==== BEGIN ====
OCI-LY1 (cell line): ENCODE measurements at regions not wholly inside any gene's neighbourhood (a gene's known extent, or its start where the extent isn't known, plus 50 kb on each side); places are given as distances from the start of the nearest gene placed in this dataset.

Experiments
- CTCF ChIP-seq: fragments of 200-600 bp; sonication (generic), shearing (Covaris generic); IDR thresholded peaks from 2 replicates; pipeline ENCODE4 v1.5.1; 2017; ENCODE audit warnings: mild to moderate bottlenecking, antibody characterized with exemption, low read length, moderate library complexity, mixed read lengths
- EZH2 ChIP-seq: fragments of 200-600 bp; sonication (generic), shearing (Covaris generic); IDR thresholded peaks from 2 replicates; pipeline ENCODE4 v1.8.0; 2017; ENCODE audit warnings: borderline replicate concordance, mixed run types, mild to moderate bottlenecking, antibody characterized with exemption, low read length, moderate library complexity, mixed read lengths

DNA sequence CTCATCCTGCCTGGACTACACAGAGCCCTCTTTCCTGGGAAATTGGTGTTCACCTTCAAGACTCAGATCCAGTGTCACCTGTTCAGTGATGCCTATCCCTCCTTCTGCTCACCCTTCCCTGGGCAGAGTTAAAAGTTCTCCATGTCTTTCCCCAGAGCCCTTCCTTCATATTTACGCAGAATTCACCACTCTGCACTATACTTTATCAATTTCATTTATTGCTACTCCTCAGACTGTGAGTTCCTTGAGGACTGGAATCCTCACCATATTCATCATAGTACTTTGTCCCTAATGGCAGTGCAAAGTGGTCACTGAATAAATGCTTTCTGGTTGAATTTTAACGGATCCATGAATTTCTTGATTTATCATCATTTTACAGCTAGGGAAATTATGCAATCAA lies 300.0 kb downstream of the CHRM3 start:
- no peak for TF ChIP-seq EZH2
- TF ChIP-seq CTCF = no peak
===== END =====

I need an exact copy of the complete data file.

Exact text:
OCI-LY1 (cell line): ENCODE measurements at regions not wholly inside any gene's neighbourhood (a gene's known extent, or its start where the extent isn't known, plus 50 kb on each side); places are given as distances from the start of the nearest gene placed in this dataset.

Experiments
- CTCF ChIP-seq: fragments of 200-600 bp; sonication (generic), shearing (Covaris generic); IDR thresholded peaks from 2 replicates; pipeline ENCODE4 v1.5.1; 2017; ENCODE audit warnings: mild to moderate bottlenecking, antibody characterized with exemption, low read length, moderate library complexity, mixed read lengths
- EZH2 ChIP-seq: fragments of 200-600 bp; sonication (generic), shearing (Covaris generic); IDR thresholded peaks from 2 replicates; pipeline ENCODE4 v1.8.0; 2017; ENCODE audit warnings: borderline replicate concordance, mixed run types, mild to moderate bottlenecking, antibody characterized with exemption, low read length, moderate library complexity, mixed read lengths

DNA sequence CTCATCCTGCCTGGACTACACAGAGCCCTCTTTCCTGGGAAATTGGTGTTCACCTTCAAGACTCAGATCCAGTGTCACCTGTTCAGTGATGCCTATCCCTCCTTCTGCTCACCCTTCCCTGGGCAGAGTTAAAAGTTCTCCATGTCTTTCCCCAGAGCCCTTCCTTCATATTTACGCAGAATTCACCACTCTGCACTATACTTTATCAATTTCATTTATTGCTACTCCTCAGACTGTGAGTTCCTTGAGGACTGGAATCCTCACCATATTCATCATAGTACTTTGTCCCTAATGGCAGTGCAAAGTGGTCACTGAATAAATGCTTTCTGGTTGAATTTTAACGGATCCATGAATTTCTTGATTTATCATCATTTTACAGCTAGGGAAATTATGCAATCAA lies 300.0 kb downstream of the CHRM3 start:
- no peak for TF ChIP-seq EZH2
- TF ChIP-seq CTCF = no peak